CBS News reported Wednesday that he took an Air Force plane from Cincinnati to New York City in June at a cost to taxpayers of at least $20,000.

And then in August, Pruitt took a charter plane from Denver to Durango, Colo., and back. Colorado Gov. John Hickenlooper (D) reportedly offered Pruitt space on his plane.

Pruitt is already under scrutiny for frequently using federal money for flights to his home state of Oklahoma, where he would work before staying for a weekend.

An EPA official said the Air Force and chartered flights were justified.

For the Air Force one, Pruitt needed to ensure that he could get on a flight to Rome for a Group of 7 environmental ministers meeting. “It was the only flight available to ensure" he could make his connection, the official said.

As for the Colorado flights, the EPA official said Pruitt’s scheduled commercial flight was delayed for hours, and Pruitt would have missed an event touring the Gold King Mine, the official said. The offer from Hickenlooper only came after the EPA had booked the charter flight.


MANCHIN A ‘NO’ ON MINE SAFETY NOMINEE: Sen. Joe ManchinJoseph (Joe) ManchinToomey on gun reform: 'Beto O'Rourke is not helping' Trump walks tightrope on gun control O'Rourke gun confiscation talk alarms Democrats MORE (D-W.Va.) on Wednesday said he plans to vote against confirming President Trump’s nominee to head the Mine Safety and Health Administration (MSHA).

Trump tapped David Zatezalo for the job earlier this month. Zatezalo is a retired former executive of Rhino Resources, which had frequent run-ins with MSHA for alleged safety violations during his tenure.

“While I appreciate Mr. Zatezalo’s willingness to serve, I cannot support his confirmation to lead MSHA,” Manchin said in his statement.

“After reviewing his qualifications and record of safety during his time in the coal industry, I am not convinced that Mr. Zatezalo is suited to oversee the federal agency that implements and enforces mine safety laws and standards.”

Although Manchin supported Democrat Hillary ClintonHillary Diane Rodham ClintonDemocrats go all out to court young voters for 2020 Pelosi: Whistleblower complaint 'must be addressed immediately' Election meddling has become the new normal of US diplomacy MORE in last year’s election, Trump won West Virginia by the highest margin of any state. Manchin is running for reelection next year in what is expected to be one of the toughest Senate races of the election cycle.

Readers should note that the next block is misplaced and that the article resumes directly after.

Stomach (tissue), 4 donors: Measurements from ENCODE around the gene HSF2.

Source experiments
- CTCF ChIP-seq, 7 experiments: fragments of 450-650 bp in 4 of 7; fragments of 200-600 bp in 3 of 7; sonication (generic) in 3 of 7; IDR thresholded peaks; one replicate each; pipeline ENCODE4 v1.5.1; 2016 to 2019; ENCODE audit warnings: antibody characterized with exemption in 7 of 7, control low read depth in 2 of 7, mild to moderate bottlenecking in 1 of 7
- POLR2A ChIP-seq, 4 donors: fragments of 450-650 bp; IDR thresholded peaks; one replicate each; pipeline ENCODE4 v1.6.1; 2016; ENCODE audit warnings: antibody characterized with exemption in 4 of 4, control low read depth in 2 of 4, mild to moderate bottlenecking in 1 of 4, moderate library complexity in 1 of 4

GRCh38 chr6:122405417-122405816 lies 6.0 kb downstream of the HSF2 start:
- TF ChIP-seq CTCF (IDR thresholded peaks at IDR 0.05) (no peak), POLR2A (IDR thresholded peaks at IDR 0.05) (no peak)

Nonetheless, he said it is important to stand up to Zatezalo.

“I have comforted too many families who have lost loved ones serving our nation in the mines,” said Manchin, the Mountain State’s former governor. “Strong leadership at the Mine Safety & Health Administration is non-negotiable.”

Read more here.


EPA, NUKE NOMINEES’ HEARING RESCHEDULED: The Senate Environment and Public Works Committee has rescheduled its hearing on five nominees, four for the EPA and one for the Nuclear Regulatory Commission (NRC).

The hearing will now be Oct. 4.

Senators will consider Matthew Leopold to be the EPA’s general counsel, William Wehrum to head the EPA’s air office, Michael Dourson to head the EPA’s chemical safety office and David Ross to lead the EPA’s water office. They will also hear from Jeffrey Baran, an NRC commissioner nominated to a new term.

Wehrum and Dourson are likely to be the most controversial nominees at the hearing. Democrats have made it clear that they object to what they see as the nominees’ close ties to the industries they’ll be responsible for regulating.


ON TAP THURSDAY: The Senate Agriculture Committee will hold a hearing on rural development and energy programs in the upcoming farm bill.



Illinois regulators want to loosen pollution rules for many of the state’s remaining coal-fired power plants to stop them from closing down, the Chicago Tribune reports.

Philadelphia Mayor Jim Kenney unveiled a host of efforts Wednesday aimed at reducing the city’s energy use and emissions, Curbed Philadelphia reports.

Representatives from the United States and Mexico agreed to a plan on sharing the Colorado River’s water, the Las Vegas Review-Journal reports.



Check out Wednesday’s stories ...

-Maryland sues EPA over upwind air pollution

-Trump administration restricting lawmaker visits to Puerto Rico

-Trump administration considering Jones Act waiver for Puerto Rico

-Sen. Manchin won’t vote for Trump’s mine safety nominee